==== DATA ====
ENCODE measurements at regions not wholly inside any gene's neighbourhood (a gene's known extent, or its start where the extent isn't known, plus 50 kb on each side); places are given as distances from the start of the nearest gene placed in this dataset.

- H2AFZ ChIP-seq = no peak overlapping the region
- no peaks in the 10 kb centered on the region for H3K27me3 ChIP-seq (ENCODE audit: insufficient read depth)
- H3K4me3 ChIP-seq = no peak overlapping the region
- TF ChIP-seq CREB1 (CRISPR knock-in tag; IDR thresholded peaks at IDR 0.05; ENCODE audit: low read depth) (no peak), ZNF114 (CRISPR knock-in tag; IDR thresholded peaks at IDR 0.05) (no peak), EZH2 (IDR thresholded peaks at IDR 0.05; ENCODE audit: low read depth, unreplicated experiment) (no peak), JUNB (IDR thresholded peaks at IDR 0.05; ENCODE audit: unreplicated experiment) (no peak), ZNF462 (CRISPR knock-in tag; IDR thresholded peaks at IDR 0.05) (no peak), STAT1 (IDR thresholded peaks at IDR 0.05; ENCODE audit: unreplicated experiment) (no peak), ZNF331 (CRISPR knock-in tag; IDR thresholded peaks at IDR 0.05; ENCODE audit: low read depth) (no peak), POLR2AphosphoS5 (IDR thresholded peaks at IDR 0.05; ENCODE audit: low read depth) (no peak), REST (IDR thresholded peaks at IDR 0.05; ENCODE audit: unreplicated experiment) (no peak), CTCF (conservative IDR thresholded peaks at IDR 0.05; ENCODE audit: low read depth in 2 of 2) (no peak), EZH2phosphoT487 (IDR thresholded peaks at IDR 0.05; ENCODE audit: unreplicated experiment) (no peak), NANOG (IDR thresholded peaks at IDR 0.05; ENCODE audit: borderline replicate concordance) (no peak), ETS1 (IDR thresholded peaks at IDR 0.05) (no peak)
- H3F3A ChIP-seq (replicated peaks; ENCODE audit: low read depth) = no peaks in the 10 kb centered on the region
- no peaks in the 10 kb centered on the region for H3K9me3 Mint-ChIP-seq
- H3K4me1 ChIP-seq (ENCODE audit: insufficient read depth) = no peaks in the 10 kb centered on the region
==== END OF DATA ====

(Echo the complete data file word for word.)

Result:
ENCODE measurements at regions not wholly inside any gene's neighbourhood (a gene's known extent, or its start where the extent isn't known, plus 50 kb on each side); places are given as distances from the start of the nearest gene placed in this dataset.

- H2AFZ ChIP-seq = no peak overlapping the region
- no peaks in the 10 kb centered on the region for H3K27me3 ChIP-seq (ENCODE audit: insufficient read depth)
- H3K4me3 ChIP-seq = no peak overlapping the region
- TF ChIP-seq CREB1 (CRISPR knock-in tag; IDR thresholded peaks at IDR 0.05; ENCODE audit: low read depth) (no peak), ZNF114 (CRISPR knock-in tag; IDR thresholded peaks at IDR 0.05) (no peak), EZH2 (IDR thresholded peaks at IDR 0.05; ENCODE audit: low read depth, unreplicated experiment) (no peak), JUNB (IDR thresholded peaks at IDR 0.05; ENCODE audit: unreplicated experiment) (no peak), ZNF462 (CRISPR knock-in tag; IDR thresholded peaks at IDR 0.05) (no peak), STAT1 (IDR thresholded peaks at IDR 0.05; ENCODE audit: unreplicated experiment) (no peak), ZNF331 (CRISPR knock-in tag; IDR thresholded peaks at IDR 0.05; ENCODE audit: low read depth) (no peak), POLR2AphosphoS5 (IDR thresholded peaks at IDR 0.05; ENCODE audit: low read depth) (no peak), REST (IDR thresholded peaks at IDR 0.05; ENCODE audit: unreplicated experiment) (no peak), CTCF (conservative IDR thresholded peaks at IDR 0.05; ENCODE audit: low read depth in 2 of 2) (no peak), EZH2phosphoT487 (IDR thresholded peaks at IDR 0.05; ENCODE audit: unreplicated experiment) (no peak), NANOG (IDR thresholded peaks at IDR 0.05; ENCODE audit: borderline replicate concordance) (no peak), ETS1 (IDR thresholded peaks at IDR 0.05) (no peak)
- H3F3A ChIP-seq (replicated peaks; ENCODE audit: low read depth) = no peaks in the 10 kb centered on the region
- no peaks in the 10 kb centered on the region for H3K9me3 Mint-ChIP-seq
- H3K4me1 ChIP-seq (ENCODE audit: insufficient read depth) = no peaks in the 10 kb centered on the region